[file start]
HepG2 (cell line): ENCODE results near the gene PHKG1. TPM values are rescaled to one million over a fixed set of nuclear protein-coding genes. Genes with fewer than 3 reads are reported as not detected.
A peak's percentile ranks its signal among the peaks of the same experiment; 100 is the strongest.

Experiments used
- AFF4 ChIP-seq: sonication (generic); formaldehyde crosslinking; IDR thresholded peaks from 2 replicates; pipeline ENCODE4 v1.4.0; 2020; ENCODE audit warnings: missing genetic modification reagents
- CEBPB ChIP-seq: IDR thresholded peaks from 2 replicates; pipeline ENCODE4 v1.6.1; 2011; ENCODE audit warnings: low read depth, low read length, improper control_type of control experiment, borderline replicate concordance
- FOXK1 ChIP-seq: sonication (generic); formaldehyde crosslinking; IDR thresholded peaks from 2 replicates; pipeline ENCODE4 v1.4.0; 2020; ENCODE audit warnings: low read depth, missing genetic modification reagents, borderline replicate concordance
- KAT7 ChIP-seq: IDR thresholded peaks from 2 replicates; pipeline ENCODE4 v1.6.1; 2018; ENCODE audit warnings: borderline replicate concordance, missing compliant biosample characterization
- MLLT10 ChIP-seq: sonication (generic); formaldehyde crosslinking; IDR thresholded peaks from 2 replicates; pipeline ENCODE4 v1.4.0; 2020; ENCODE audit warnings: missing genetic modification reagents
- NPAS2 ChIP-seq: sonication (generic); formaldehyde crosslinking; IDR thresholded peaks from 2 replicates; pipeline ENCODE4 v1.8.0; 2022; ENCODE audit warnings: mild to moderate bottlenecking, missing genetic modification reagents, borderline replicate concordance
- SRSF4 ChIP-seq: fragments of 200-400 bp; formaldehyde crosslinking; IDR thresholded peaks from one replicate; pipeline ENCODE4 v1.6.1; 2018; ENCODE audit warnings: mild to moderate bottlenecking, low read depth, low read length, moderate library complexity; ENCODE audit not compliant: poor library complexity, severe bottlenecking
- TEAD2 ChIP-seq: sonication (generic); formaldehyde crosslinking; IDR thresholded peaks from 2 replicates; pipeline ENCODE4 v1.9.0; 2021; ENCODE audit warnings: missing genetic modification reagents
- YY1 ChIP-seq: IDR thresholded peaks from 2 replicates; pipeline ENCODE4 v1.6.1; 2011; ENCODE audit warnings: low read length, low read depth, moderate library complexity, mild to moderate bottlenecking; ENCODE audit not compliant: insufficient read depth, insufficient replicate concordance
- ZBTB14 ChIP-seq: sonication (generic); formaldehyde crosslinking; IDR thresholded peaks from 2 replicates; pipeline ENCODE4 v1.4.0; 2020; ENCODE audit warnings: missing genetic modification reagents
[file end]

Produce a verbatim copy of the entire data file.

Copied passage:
HepG2 (cell line): ENCODE results near the gene PHKG1. TPM values are rescaled to one million over a fixed set of nuclear protein-coding genes. Genes with fewer than 3 reads are reported as not detected.
A peak's percentile ranks its signal among the peaks of the same experiment; 100 is the strongest.

Experiments used
- AFF4 ChIP-seq: sonication (generic); formaldehyde crosslinking; IDR thresholded peaks from 2 replicates; pipeline ENCODE4 v1.4.0; 2020; ENCODE audit warnings: missing genetic modification reagents
- CEBPB ChIP-seq: IDR thresholded peaks from 2 replicates; pipeline ENCODE4 v1.6.1; 2011; ENCODE audit warnings: low read depth, low read length, improper control_type of control experiment, borderline replicate concordance
- FOXK1 ChIP-seq: sonication (generic); formaldehyde crosslinking; IDR thresholded peaks from 2 replicates; pipeline ENCODE4 v1.4.0; 2020; ENCODE audit warnings: low read depth, missing genetic modification reagents, borderline replicate concordance
- KAT7 ChIP-seq: IDR thresholded peaks from 2 replicates; pipeline ENCODE4 v1.6.1; 2018; ENCODE audit warnings: borderline replicate concordance, missing compliant biosample characterization
- MLLT10 ChIP-seq: sonication (generic); formaldehyde crosslinking; IDR thresholded peaks from 2 replicates; pipeline ENCODE4 v1.4.0; 2020; ENCODE audit warnings: missing genetic modification reagents
- NPAS2 ChIP-seq: sonication (generic); formaldehyde crosslinking; IDR thresholded peaks from 2 replicates; pipeline ENCODE4 v1.8.0; 2022; ENCODE audit warnings: mild to moderate bottlenecking, missing genetic modification reagents, borderline replicate concordance
- SRSF4 ChIP-seq: fragments of 200-400 bp; formaldehyde crosslinking; IDR thresholded peaks from one replicate; pipeline ENCODE4 v1.6.1; 2018; ENCODE audit warnings: mild to moderate bottlenecking, low read depth, low read length, moderate library complexity; ENCODE audit not compliant: poor library complexity, severe bottlenecking
- TEAD2 ChIP-seq: sonication (generic); formaldehyde crosslinking; IDR thresholded peaks from 2 replicates; pipeline ENCODE4 v1.9.0; 2021; ENCODE audit warnings: missing genetic modification reagents
- YY1 ChIP-seq: IDR thresholded peaks from 2 replicates; pipeline ENCODE4 v1.6.1; 2011; ENCODE audit warnings: low read length, low read depth, moderate library complexity, mild to moderate bottlenecking; ENCODE audit not compliant: insufficient read depth, insufficient replicate concordance
- ZBTB14 ChIP-seq: sonication (generic); formaldehyde crosslinking; IDR thresholded peaks from 2 replicates; pipeline ENCODE4 v1.4.0; 2020; ENCODE audit warnings: missing genetic modification reagents